Who knows? Maybe the volunteer will be a runt. But where I come from, I'm average.

Tuesday, November 17, 2009


The tape-adapter thingie I use to play my MP3 player in the PC cruiser is dead, so on our multi-hour drive down the province to visit some new sites, Clement and I listened our way through all the tapes I could find in the glove box.

Bob Marley went around several times before I finally had to switch to the Pixies. Clement listened politely until Black Francis had been screaming for quite a long time, at which point he asked me, "Is this rock and roll, or what?"

We were distracted by giant piles of mangos along the road. We stopped so I could buy a shopping bag full for the equivalent of 80 cents. When we got back in the car, Clement popped out the tape and tuned in his favorite radio station, which was playing the Muzak version of the love theme from Titanic. Honestly, that's one of those songs that makes you wonder: why do they even need a Muzak version?

Monday, November 16, 2009


I wrote my 600th post this week. Woo!

Sunday, November 15, 2009


This weekend included a super-long bike ride in the blazing sun (Trevor and Richard) and some serious lounging by all of us at the weekend home of Richard's friend.

Many of the material comforts we enjoy in Americaland don't exist here, but there is an abundance of cheap labor. At home, the only time we get overtly "waited on" is at a restaurant. This guy's place was swarming with staff that made a fire for us to sit by, moved the chairs around when we wanted to shift from the sun into a shady spot, brought a thermos of tea and whisked away the empty cups afterward, and squatted down to receive instructions from the boss.

While it seems pretty luxurious to get waited on hand and foot, the three of us whiteys agreed later that it also made us squirm. It was kind of refreshing to come home and cook our own dinner, even though (as usual) I let Trevor wash the dishes.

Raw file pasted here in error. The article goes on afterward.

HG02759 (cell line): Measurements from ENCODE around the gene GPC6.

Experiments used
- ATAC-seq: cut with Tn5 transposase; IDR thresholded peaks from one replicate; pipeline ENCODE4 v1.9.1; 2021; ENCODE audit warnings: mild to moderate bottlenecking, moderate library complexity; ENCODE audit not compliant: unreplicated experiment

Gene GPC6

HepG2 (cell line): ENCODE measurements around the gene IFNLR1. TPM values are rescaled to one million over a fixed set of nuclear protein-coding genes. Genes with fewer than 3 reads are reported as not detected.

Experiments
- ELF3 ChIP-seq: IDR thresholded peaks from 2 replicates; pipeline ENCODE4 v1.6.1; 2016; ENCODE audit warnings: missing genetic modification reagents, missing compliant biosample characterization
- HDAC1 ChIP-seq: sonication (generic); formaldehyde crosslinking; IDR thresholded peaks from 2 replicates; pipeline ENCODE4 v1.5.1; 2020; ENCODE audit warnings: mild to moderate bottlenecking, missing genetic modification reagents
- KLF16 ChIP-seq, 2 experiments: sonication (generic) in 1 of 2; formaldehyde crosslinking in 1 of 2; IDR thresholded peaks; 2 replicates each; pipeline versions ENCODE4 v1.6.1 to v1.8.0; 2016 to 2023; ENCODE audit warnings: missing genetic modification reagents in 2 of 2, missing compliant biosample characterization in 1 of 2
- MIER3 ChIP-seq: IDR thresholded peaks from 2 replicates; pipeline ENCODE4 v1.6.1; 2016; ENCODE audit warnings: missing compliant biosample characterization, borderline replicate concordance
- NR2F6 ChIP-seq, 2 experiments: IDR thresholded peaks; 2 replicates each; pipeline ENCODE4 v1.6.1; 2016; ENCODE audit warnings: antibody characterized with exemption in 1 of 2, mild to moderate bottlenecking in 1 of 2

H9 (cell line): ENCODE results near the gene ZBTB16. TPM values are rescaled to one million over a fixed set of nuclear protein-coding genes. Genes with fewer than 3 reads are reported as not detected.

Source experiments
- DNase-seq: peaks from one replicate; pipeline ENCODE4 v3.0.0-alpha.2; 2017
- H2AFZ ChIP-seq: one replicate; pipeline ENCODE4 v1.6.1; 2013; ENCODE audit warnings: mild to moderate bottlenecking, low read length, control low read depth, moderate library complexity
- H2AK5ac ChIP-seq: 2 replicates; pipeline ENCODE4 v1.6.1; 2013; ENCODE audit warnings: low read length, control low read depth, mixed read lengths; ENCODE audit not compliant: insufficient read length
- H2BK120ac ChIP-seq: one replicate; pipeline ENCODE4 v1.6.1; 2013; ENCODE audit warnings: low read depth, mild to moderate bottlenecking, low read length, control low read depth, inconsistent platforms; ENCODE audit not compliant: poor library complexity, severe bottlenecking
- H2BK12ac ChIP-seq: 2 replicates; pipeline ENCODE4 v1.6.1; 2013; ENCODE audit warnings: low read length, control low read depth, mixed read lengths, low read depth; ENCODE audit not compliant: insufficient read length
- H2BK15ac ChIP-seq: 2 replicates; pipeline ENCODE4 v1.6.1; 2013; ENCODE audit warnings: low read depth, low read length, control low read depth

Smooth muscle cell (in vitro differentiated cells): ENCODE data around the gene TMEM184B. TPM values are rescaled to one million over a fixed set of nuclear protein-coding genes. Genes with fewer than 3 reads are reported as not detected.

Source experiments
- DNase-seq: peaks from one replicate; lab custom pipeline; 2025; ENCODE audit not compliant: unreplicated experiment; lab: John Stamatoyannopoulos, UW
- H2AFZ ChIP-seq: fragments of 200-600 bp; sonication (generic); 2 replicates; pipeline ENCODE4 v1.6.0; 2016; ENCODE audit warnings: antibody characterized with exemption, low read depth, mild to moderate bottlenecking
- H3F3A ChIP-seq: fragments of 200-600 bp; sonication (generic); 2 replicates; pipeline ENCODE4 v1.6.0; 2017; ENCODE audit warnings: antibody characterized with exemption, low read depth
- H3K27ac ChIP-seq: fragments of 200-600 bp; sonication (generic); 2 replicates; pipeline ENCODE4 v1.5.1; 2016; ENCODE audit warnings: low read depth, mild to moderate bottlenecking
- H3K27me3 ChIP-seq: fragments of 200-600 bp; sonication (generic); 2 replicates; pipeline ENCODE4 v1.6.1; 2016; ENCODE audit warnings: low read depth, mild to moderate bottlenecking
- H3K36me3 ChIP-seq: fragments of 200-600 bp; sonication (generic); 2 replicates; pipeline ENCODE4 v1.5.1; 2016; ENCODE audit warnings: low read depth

Friday, November 13, 2009

Go Coffee!

As regular blog readers know, for Trevor and me, a big quality-of-life
issue here in Zambia has been the search for decent coffee. There's
something so demoralizing about starting the day with a nasty little
cup of instant after having been spoiled by fragrant and delicious

It's only fitting that as we enter the final quarter of our time in
Zambia, we've finally sourced what may be the best coffee I've ever
had, in Americaland or elsewhere. It comes from northern Malawi and is
sold as a health drink-- in fact, the packing (which, inexplicably, is
adorned with a Nike swoosh) advises consumers not to drink it for
pleasure but to take advantage of its restorative properties, advice
we happily ignore as we sip much more of the brew than is probably
recommended. This is made easier by the fact that the beans come in
1kg (2.2 pound) sacks that invite overuse.

The best part of all for these two proud University of Missouri alumni
is that the coffee is named for its home region of Mzuzu.

Wednesday, November 11, 2009

Holy mother of invention

One of the unexpected benefits of living in Zambia is the way it forces you to solve problems with minimum resources and maximum creativity.

Because I wanted to avoid a return visit to the local veterinarian, who is afraid of dogs, this week I got my first practice in amateur animal medicine. Blood, pus and guts are normally things I avoid, but Sophie needed her stitches out and won't roll over and show her belly to just anybody. It took several days of chasing her around with fingernail clippers and disinfectant swabs, but I finally plucked out all 12 of the blue fishing-line stitches.

The experience left me feeling slightly nauseated but also pretty proud of myself. It turns out that MacGuyver veterinary care is surprisingly interesting and weirdly fun.